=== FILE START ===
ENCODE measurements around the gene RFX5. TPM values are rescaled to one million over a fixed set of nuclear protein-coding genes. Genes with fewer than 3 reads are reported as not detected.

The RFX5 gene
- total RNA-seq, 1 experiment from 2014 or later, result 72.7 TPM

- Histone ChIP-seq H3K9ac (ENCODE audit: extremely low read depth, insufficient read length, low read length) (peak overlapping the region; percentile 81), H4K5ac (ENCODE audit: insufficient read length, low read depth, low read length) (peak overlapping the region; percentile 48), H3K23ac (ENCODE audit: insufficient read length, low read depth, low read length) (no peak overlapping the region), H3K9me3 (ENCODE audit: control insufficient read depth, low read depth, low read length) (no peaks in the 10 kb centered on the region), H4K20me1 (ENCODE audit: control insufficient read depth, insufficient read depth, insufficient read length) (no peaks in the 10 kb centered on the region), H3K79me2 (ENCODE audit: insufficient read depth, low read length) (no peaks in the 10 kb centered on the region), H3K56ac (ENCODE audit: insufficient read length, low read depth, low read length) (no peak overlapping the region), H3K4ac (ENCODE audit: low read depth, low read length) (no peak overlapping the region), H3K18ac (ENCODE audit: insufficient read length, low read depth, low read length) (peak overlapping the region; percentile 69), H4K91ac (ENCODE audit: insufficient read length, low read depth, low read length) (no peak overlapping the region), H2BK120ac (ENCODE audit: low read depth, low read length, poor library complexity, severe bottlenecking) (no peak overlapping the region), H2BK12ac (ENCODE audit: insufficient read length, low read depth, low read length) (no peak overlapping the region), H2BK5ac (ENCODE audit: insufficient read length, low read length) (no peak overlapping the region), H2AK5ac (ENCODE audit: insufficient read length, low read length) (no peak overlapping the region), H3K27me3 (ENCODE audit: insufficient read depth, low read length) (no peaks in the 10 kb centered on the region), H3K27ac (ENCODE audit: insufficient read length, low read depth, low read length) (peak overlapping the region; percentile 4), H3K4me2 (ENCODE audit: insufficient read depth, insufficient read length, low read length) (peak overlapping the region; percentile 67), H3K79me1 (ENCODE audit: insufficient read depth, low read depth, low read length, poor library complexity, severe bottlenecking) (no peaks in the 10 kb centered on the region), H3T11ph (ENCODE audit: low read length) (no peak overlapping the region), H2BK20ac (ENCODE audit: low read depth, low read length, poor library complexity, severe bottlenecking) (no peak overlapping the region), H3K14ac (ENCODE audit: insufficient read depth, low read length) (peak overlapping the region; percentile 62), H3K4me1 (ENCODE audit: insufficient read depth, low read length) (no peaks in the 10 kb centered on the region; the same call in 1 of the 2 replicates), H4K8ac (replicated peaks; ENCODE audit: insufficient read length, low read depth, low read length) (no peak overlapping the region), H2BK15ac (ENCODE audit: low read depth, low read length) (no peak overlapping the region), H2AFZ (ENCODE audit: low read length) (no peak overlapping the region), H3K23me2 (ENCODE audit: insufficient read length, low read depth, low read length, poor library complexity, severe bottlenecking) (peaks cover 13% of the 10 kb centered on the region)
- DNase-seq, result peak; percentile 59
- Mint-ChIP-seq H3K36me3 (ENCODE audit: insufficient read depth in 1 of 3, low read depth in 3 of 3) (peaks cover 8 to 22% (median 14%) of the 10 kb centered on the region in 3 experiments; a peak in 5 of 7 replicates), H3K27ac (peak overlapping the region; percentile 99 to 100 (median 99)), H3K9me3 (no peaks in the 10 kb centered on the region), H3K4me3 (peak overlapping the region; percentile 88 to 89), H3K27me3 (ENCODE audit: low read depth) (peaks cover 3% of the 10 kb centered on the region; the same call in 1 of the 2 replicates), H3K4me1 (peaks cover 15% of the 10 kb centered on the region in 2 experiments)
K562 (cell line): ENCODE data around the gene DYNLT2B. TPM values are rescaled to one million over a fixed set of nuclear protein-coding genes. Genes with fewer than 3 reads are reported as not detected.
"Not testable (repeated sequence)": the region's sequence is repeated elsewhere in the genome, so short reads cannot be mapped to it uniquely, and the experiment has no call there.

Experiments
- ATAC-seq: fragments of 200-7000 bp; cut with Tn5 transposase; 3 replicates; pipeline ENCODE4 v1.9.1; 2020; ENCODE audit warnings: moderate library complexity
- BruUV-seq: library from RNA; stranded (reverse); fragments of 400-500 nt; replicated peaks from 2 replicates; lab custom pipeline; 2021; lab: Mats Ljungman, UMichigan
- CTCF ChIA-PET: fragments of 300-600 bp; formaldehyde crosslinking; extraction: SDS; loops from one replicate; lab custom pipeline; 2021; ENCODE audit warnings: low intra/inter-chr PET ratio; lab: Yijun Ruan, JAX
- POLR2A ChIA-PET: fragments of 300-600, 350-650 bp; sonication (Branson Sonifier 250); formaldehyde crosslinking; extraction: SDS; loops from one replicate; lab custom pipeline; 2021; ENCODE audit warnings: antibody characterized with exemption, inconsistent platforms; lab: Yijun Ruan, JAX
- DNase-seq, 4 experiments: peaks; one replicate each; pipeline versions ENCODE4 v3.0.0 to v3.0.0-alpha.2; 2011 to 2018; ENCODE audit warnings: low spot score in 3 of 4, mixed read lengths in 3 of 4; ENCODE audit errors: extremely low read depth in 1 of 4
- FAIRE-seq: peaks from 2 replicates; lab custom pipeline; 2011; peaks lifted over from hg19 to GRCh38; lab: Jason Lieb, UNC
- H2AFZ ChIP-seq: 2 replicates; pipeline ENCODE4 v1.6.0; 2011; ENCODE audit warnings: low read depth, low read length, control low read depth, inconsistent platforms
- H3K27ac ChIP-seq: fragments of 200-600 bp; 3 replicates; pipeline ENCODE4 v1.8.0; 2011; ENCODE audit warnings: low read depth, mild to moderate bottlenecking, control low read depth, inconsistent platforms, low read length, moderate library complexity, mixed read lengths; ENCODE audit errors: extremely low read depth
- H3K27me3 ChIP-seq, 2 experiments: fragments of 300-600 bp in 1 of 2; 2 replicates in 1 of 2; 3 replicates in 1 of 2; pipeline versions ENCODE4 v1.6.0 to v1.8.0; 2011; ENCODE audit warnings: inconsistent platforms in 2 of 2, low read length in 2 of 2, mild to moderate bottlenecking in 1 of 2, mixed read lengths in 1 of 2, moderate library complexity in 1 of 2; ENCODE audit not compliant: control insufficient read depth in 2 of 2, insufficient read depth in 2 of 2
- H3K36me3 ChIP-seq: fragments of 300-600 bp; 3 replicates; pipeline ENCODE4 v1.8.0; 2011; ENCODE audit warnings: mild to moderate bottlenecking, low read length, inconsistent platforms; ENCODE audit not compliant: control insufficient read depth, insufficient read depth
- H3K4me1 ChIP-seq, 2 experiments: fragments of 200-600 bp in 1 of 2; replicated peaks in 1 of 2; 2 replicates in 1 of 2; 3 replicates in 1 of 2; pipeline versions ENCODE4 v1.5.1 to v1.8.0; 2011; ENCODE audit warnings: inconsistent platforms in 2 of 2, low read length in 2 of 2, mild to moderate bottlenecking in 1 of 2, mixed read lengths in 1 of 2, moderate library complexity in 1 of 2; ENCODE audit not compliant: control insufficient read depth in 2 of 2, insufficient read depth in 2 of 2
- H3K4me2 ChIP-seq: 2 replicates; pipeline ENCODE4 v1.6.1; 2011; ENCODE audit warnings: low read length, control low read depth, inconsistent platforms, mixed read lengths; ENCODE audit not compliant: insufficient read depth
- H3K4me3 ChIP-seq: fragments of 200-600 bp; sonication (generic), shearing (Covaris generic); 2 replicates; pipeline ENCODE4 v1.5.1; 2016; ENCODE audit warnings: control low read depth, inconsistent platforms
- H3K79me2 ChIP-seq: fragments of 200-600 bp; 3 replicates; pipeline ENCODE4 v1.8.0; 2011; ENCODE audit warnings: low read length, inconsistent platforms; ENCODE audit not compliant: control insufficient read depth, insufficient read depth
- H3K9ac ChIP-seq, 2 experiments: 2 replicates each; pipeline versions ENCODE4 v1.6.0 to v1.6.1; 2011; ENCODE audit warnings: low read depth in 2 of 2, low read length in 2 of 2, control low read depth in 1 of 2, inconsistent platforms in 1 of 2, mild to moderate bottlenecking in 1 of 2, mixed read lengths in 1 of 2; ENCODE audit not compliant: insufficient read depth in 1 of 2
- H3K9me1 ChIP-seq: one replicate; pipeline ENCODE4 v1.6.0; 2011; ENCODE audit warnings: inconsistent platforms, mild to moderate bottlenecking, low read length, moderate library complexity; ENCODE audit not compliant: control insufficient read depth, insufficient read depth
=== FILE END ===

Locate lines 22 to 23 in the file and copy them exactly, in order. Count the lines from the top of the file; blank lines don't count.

- H3K4me3 ChIP-seq: fragments of 200-600 bp; sonication (generic), shearing (Covaris generic); 2 replicates; pipeline ENCODE4 v1.5.1; 2016; ENCODE audit warnings: control low read depth, inconsistent platforms
- H3K79me2 ChIP-seq: fragments of 200-600 bp; 3 replicates; pipeline ENCODE4 v1.8.0; 2011; ENCODE audit warnings: low read length, inconsistent platforms; ENCODE audit not compliant: control insufficient read depth, insufficient read depth